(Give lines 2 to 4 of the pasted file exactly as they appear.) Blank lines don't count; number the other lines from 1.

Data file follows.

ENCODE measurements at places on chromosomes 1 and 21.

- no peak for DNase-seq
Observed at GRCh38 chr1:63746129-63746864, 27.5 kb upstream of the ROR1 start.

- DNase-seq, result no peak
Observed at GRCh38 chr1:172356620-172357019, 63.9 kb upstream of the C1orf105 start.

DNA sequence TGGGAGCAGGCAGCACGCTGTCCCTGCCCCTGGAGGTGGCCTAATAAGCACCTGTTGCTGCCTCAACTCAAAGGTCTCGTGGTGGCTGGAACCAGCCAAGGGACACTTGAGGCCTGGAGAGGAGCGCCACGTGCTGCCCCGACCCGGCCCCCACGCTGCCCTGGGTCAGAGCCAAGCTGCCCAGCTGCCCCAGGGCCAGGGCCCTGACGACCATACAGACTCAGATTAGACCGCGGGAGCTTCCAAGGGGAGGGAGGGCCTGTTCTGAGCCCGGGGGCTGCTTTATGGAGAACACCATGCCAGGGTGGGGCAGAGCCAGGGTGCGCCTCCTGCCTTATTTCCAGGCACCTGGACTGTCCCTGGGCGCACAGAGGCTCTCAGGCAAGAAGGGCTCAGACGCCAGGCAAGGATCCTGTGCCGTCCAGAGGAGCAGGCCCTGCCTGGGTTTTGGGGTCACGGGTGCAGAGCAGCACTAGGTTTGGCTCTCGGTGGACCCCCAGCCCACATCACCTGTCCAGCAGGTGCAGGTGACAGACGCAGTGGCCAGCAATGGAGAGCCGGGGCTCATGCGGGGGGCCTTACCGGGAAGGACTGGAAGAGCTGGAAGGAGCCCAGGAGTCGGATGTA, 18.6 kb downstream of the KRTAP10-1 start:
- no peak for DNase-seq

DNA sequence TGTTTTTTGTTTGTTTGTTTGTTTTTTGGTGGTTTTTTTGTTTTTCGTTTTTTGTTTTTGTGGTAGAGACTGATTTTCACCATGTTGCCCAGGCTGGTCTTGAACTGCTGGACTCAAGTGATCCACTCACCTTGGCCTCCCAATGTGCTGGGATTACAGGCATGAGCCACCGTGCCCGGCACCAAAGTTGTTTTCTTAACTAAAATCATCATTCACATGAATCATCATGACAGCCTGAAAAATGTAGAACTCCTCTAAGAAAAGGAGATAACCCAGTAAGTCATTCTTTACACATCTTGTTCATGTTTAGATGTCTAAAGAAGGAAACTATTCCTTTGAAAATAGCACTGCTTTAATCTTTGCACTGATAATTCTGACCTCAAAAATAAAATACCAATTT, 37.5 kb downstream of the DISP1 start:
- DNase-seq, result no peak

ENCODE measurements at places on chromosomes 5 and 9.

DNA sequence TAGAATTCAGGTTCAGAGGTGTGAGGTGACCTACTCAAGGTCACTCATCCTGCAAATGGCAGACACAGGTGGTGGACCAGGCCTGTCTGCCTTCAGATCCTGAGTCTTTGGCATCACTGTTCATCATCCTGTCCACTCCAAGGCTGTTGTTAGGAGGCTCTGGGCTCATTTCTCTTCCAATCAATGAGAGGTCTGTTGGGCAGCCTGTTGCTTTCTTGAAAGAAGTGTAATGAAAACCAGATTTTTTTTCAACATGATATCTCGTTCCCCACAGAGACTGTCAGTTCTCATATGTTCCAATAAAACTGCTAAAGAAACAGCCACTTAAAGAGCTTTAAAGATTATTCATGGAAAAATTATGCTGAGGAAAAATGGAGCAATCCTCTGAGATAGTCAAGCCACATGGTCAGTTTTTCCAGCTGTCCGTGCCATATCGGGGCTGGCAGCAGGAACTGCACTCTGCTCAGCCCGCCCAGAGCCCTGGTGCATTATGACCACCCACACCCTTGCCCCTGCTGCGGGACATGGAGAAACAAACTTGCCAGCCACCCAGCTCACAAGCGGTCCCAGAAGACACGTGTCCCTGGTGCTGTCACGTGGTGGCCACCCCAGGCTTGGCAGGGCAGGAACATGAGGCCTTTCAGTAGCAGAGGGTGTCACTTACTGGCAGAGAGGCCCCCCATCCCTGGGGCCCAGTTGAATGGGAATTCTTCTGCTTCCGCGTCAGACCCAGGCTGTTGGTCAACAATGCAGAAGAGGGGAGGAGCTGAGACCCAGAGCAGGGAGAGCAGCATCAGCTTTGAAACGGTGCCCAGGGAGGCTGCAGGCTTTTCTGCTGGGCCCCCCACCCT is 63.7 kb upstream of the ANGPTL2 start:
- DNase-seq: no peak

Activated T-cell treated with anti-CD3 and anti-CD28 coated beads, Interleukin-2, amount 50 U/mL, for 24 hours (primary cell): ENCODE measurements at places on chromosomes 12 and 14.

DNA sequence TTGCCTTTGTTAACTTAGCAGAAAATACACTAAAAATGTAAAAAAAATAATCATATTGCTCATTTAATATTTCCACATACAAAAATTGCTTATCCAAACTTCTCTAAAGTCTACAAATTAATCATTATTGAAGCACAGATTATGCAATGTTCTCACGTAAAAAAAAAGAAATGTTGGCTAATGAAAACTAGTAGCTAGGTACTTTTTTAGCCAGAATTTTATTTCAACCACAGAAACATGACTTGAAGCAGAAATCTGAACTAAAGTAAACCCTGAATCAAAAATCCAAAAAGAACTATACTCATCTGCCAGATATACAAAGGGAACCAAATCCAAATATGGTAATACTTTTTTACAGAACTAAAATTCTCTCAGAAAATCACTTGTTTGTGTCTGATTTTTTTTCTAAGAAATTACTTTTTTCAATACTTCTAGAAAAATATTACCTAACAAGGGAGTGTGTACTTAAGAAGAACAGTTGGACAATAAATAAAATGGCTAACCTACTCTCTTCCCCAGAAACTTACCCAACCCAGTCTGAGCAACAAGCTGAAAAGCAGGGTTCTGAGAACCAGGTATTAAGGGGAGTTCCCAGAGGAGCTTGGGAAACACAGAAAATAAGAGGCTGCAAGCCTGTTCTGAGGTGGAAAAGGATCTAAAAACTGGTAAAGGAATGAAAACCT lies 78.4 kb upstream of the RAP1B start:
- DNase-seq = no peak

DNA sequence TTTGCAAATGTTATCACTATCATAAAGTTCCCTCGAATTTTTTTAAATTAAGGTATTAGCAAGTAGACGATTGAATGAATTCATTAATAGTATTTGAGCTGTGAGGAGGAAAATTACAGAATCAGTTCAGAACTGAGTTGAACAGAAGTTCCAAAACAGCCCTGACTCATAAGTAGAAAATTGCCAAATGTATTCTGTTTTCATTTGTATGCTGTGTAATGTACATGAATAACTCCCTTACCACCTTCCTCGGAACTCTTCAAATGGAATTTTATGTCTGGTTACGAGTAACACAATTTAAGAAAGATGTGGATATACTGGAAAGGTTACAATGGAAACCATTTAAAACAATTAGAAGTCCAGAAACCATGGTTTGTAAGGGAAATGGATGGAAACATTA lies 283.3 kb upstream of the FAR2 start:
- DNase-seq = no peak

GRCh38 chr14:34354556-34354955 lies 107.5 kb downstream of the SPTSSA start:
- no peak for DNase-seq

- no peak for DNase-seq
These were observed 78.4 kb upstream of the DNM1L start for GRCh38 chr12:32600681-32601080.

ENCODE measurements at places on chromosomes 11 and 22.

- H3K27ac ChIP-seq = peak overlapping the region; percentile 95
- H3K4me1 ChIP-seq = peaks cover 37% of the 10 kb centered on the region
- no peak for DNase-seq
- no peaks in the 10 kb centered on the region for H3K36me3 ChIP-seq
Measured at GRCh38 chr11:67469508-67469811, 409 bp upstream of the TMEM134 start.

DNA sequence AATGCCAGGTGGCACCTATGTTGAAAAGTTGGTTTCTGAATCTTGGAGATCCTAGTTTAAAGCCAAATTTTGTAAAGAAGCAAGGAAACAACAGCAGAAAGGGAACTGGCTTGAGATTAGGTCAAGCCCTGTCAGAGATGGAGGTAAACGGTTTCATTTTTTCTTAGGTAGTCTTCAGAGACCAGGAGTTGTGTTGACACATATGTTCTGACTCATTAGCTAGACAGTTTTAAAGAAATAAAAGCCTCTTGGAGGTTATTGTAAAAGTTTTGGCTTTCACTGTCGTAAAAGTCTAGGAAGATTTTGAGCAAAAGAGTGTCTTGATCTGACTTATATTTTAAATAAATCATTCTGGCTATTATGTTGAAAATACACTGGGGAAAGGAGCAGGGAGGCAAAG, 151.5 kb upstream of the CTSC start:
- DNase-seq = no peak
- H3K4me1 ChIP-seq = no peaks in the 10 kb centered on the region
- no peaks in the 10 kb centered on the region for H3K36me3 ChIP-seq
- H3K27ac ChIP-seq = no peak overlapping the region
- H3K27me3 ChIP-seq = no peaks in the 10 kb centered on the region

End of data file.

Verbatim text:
- no peak for DNase-seq
Observed at GRCh38 chr1:63746129-63746864, 27.5 kb upstream of the ROR1 start.

- DNase-seq, result no peak